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Chef EdB
Over 50 years in food service business 35 as Ex Chef. Specializing in Volume upscale Catering both on and off premise .(former Exec. Chef in the largest on premise caterer in US  with 17 Million Dollars per year annual volume). 
      Well versed in all facets of Continental Cuisine...

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post #6 of 11

Burnt soup = garbage.

 

Don't bother trying to save it. If it smells burnt... it's trash.

post #7 of 11

Sorry but there is no fix for burnt soup other than the garbage can.  There are numerous other errors that can be fixed but this isn't one of them.  I will never rid your soup of that smell or taste.

post #8 of 11

I was told once that a little peanut butter will help with a burnt flavor in a soup...unfortunately it tasted like burnt peanut butter in a soup. have to agree with the others..chuck it or just ignore the burn taste.

"In those days spirits were brave, the stakes were high, men were real men, women were real women, and small furry creatures from Alpha Centauri were real small furry creatures from Alpha Centauri. "
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"In those days spirits were brave, the stakes were high, men were real men, women were real women, and small furry creatures from Alpha Centauri were real small furry creatures from Alpha Centauri. "
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post #9 of 11
Thread Starter 

thanks to you all for your input. i really do appreciate your time. what you ALL said did not come as any surprise..rather expected really. somehow i just thought that since we can build and man a space station, we could get the 'burnt' out of soup...go figure!. since i would probably end up tossing the whole pot anyway, i decided to 'noodle' with it a bit. i did however, make a back up soup first. so, this is what happened...before leaving for a very short break, i put some apple quarters into the chilling down soup, thinking it may add some sweetness. somewhere between driving back and forth, i thought perhaps instead of the traditional split pea and ham soup i started with, i could give it a caribbean spin. so i added nutmeg, honey, more orange zest, cream, hot sauce and spiced rum. seemed fine on the reheat so i went with it. garnished the soup with a dollop of vanilla youghurt, diced apples, and just a few shreds of carrots for color. the bowls and cups came back not only cleaned, but with finger marks on the sides...so go double figure!...in hindsight, it would have just been easier to give it to the chickens, but that somehow wasn't the point for me..i'm thinking that maybe it was the smoked ham in the soup that i was smelling???. while not the soup i wanted to originally serve, it did morph into something more than edible...would i do it again?, probably not, but it is somewhat gratifying to know sometimes, just sometimes(especially after a 17 hour day)that murphy takes a day off! now, if i could just do something about the color!!...thanks again all..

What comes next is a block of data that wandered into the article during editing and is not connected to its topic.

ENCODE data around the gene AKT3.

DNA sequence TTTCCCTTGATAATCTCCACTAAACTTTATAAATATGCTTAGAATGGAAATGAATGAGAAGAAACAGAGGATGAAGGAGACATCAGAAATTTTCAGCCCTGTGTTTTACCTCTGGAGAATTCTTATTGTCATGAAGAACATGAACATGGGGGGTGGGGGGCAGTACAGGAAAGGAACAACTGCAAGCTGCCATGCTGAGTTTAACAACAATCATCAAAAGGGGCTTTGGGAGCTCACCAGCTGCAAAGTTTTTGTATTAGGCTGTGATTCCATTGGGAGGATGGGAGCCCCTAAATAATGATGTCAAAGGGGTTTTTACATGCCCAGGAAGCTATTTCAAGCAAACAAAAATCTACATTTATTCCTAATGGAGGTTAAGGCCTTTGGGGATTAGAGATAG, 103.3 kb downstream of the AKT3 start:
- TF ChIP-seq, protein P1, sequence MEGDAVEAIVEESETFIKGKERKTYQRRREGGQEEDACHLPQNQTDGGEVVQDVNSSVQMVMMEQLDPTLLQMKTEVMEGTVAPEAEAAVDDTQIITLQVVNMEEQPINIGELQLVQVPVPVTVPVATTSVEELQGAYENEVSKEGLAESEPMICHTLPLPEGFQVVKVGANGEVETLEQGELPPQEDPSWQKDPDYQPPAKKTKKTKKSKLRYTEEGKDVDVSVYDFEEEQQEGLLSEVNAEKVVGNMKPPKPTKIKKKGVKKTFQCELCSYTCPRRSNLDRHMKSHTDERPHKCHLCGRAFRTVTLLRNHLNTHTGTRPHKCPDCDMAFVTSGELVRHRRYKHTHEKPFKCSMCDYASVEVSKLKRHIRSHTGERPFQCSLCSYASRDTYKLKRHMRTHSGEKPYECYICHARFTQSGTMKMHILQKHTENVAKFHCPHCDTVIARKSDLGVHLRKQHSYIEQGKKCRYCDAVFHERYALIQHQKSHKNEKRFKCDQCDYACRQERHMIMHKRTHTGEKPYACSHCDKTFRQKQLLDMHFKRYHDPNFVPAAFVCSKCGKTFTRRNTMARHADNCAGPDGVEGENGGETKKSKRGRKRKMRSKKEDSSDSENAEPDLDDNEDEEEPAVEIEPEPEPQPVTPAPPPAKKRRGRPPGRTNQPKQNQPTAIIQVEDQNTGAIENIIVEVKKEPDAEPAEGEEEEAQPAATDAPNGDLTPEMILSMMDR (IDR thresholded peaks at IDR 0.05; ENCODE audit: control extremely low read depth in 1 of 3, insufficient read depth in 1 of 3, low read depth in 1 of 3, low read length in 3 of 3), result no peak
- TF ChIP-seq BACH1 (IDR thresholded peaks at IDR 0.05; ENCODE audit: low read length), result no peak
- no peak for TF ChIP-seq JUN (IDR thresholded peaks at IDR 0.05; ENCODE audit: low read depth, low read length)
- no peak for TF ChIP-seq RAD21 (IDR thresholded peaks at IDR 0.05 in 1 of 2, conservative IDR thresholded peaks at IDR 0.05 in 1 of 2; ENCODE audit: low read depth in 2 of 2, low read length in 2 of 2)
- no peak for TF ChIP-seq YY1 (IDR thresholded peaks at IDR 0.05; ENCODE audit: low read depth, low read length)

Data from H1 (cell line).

joey


Edited by durangojo - 3/3/11 at 2:05pm

food is like love...it should be entered into with abandon or not at all        Harriet Van Horne

Reply

food is like love...it should be entered into with abandon or not at all        Harriet Van Horne

Reply
post #10 of 11

You rock, girl! Good job.

 

But the truth is, Murphy was an optomist. Finagle's Corrollary says, anything that can go wrong already has; you just didn't notice yet!

 

So, for however long it lasts, revel in your blindness. wink.gif

They have taken the oath of the brother in blood, in leavened bread and salt. Rudyard Kipling
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They have taken the oath of the brother in blood, in leavened bread and salt. Rudyard Kipling
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post #11 of 11

Here is a great article from Chef Pete on fixing kitchen disasters.  http://www.cheftalk.com/wiki/when-things-go-wrong-a-guide-to-fixing-kitchen-disasters

Thanks,

Nicko 
ChefTalk.com Founder
All About Braising: The Art of Uncomplicated Cooking
All About Braising: The Art of Uncomplicated Cooking
Bacon (I made)
(26 photos)
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Thanks,

Nicko 
ChefTalk.com Founder
All About Braising: The Art of Uncomplicated Cooking
All About Braising: The Art of Uncomplicated Cooking
Bacon (I made)
(26 photos)